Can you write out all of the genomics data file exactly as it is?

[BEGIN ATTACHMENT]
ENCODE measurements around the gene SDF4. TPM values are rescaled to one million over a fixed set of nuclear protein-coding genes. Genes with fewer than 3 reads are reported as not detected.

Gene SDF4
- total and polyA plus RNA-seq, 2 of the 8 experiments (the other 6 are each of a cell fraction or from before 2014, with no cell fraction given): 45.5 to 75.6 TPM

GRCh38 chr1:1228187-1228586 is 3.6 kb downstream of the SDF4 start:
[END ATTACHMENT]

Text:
ENCODE measurements around the gene SDF4. TPM values are rescaled to one million over a fixed set of nuclear protein-coding genes. Genes with fewer than 3 reads are reported as not detected.

Gene SDF4
- total and polyA plus RNA-seq, 2 of the 8 experiments (the other 6 are each of a cell fraction or from before 2014, with no cell fraction given): 45.5 to 75.6 TPM

GRCh38 chr1:1228187-1228586 is 3.6 kb downstream of the SDF4 start: